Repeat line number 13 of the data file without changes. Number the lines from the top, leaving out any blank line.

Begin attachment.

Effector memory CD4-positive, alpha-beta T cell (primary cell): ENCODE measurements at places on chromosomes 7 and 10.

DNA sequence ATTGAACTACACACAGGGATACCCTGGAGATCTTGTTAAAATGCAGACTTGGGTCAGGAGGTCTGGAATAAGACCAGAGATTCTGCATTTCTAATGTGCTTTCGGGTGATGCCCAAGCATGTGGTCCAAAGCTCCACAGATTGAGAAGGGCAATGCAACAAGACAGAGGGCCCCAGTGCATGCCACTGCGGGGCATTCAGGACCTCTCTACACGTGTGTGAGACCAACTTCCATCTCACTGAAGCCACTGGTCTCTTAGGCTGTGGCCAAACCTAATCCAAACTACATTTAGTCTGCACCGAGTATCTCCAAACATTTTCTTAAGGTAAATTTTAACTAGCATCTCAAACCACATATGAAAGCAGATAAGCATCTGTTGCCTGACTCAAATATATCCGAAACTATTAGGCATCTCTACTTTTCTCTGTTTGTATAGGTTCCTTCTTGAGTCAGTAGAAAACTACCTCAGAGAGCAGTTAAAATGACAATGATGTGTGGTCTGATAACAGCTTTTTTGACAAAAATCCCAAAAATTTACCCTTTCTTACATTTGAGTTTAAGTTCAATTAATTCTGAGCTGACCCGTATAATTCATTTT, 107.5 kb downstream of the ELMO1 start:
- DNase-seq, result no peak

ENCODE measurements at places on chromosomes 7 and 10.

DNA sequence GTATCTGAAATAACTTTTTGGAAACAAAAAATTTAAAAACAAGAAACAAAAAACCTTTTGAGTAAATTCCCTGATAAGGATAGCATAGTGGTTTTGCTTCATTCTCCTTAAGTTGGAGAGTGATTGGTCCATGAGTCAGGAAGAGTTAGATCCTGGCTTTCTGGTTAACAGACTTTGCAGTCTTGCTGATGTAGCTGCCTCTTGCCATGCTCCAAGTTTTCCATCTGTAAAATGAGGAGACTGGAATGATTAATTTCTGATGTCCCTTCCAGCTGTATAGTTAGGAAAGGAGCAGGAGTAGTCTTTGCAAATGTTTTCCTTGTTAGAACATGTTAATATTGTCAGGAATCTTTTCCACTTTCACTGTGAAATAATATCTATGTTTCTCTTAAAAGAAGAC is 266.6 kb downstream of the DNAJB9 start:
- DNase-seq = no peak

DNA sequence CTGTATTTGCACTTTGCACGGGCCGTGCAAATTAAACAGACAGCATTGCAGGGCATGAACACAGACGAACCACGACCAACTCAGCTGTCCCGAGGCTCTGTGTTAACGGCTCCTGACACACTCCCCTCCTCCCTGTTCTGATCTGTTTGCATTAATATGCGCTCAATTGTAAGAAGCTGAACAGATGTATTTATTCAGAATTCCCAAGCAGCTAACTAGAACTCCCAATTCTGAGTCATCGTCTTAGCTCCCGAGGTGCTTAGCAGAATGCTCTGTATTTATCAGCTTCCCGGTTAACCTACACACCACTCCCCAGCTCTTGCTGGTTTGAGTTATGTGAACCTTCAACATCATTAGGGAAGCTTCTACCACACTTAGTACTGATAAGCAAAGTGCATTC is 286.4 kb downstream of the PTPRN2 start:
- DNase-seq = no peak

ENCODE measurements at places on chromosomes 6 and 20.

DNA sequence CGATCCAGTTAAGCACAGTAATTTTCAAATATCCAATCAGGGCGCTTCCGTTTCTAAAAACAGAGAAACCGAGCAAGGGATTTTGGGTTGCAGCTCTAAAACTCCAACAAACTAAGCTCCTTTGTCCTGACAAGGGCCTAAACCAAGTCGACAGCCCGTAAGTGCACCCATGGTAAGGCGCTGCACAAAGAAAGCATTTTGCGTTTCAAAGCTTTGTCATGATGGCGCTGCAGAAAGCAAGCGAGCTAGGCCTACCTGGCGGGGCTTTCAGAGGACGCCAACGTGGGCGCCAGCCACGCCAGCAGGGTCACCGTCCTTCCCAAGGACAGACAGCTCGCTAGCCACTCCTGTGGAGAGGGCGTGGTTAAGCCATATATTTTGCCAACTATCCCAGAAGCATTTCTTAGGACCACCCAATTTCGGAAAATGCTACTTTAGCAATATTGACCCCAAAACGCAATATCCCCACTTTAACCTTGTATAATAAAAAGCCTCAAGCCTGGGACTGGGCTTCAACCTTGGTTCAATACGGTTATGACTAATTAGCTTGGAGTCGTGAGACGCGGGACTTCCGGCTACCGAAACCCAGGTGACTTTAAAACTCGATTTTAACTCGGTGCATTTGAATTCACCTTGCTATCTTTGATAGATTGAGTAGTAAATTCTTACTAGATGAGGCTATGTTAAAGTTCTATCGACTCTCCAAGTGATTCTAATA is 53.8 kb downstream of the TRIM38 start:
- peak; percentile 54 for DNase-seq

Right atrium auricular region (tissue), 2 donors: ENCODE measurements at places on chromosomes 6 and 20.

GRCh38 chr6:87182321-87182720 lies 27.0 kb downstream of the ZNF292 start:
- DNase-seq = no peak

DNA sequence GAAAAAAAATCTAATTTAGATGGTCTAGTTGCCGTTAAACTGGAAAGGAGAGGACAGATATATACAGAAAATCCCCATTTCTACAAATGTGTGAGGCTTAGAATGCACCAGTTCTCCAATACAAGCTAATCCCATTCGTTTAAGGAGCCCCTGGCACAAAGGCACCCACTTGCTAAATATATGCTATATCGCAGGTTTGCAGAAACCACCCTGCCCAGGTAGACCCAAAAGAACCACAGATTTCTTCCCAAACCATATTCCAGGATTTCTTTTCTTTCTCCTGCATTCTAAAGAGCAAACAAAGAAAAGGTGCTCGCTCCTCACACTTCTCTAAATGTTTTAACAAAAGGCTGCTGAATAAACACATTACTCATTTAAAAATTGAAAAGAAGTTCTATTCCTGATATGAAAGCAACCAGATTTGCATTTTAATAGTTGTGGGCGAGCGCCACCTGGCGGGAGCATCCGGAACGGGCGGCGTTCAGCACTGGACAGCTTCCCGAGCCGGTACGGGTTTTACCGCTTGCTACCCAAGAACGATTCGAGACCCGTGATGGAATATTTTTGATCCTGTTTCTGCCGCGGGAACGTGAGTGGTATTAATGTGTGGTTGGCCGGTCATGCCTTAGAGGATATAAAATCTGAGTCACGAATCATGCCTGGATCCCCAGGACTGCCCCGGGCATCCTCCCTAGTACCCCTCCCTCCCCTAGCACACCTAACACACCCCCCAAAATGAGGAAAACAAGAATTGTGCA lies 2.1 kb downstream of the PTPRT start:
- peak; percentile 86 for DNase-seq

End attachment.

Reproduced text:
GRCh38 chr6:87182321-87182720 lies 27.0 kb downstream of the ZNF292 start: